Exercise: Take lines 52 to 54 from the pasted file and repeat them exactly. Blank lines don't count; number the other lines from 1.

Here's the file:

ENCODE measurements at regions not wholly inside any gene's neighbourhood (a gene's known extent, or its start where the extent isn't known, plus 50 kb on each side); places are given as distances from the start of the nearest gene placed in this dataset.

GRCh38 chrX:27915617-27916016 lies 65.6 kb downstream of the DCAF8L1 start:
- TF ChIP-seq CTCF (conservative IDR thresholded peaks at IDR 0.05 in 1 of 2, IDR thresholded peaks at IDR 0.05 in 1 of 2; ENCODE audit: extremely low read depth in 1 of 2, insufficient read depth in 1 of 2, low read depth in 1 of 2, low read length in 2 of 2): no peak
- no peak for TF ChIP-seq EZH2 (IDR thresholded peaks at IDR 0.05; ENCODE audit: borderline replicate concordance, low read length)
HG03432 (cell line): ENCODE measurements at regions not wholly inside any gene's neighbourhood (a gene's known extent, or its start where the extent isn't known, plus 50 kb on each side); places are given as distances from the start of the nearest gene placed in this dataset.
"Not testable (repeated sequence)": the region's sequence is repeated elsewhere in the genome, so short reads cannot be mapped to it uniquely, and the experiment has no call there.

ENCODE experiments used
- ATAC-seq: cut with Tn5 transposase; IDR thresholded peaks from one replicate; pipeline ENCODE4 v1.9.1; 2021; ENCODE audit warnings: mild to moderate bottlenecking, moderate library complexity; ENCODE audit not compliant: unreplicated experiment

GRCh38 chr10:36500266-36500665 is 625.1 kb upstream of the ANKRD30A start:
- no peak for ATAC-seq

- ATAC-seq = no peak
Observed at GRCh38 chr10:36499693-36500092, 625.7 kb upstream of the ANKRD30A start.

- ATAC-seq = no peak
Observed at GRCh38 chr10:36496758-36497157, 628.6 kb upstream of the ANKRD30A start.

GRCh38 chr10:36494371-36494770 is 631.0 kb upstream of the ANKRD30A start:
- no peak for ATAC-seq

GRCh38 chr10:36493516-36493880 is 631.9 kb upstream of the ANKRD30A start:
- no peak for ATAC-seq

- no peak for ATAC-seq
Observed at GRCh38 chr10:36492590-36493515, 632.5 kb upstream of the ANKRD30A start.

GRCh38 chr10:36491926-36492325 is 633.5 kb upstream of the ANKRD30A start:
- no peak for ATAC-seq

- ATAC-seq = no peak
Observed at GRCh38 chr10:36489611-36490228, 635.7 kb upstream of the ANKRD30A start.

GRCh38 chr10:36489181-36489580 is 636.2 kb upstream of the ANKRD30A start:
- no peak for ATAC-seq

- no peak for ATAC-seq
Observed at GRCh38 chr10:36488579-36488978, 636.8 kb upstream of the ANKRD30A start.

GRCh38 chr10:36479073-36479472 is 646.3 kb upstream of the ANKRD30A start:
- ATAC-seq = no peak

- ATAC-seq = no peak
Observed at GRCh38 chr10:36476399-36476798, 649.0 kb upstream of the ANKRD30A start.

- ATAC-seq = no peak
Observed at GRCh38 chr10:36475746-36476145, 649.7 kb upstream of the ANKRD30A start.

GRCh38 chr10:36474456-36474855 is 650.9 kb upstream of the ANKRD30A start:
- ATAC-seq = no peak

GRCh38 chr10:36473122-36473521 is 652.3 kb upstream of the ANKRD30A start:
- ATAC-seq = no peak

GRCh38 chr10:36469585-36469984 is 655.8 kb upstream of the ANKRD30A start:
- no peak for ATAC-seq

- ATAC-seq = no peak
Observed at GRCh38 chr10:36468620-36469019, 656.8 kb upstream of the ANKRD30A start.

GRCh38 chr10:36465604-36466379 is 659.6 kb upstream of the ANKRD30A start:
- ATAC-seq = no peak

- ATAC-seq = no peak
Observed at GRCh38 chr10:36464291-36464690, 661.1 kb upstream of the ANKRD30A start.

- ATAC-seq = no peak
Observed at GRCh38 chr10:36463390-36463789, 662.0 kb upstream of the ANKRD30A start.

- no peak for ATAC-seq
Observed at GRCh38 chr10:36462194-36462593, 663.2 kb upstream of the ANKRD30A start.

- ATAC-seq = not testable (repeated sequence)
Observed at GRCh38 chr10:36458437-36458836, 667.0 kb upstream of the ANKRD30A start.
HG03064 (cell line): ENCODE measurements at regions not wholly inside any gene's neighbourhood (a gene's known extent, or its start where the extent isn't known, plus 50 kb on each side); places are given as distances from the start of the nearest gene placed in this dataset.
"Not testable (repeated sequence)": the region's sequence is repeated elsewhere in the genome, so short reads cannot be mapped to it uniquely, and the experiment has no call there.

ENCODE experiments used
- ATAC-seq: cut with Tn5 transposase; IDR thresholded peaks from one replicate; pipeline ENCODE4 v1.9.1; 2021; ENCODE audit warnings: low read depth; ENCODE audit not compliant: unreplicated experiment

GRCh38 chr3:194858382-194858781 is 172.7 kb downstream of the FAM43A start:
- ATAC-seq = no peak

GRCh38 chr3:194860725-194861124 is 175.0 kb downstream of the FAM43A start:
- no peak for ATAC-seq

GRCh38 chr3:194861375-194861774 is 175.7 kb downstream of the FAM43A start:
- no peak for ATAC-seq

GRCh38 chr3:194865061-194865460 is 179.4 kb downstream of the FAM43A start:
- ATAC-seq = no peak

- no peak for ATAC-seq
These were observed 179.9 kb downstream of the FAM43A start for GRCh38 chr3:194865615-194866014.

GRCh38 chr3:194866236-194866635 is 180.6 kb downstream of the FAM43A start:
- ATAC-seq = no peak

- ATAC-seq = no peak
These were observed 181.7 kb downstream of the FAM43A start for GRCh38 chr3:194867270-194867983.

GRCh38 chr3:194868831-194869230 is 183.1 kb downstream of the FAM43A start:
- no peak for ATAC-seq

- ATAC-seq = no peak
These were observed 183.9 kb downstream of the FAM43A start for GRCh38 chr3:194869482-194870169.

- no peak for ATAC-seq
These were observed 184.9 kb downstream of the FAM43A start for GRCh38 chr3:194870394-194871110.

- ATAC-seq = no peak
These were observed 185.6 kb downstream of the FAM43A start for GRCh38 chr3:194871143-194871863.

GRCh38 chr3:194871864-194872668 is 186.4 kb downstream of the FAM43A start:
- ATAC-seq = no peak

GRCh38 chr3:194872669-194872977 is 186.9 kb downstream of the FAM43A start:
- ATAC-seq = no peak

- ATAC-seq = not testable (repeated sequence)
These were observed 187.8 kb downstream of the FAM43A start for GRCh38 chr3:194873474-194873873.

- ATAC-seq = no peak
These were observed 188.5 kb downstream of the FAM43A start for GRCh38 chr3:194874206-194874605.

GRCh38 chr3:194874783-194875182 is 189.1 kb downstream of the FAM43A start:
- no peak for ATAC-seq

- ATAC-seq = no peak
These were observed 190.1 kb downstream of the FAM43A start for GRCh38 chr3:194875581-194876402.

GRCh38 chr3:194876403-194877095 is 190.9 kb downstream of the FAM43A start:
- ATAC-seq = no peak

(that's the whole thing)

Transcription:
Observed at GRCh38 chr10:36458437-36458836, 667.0 kb upstream of the ANKRD30A start.
HG03064 (cell line): ENCODE measurements at regions not wholly inside any gene's neighbourhood (a gene's known extent, or its start where the extent isn't known, plus 50 kb on each side); places are given as distances from the start of the nearest gene placed in this dataset.
"Not testable (repeated sequence)": the region's sequence is repeated elsewhere in the genome, so short reads cannot be mapped to it uniquely, and the experiment has no call there.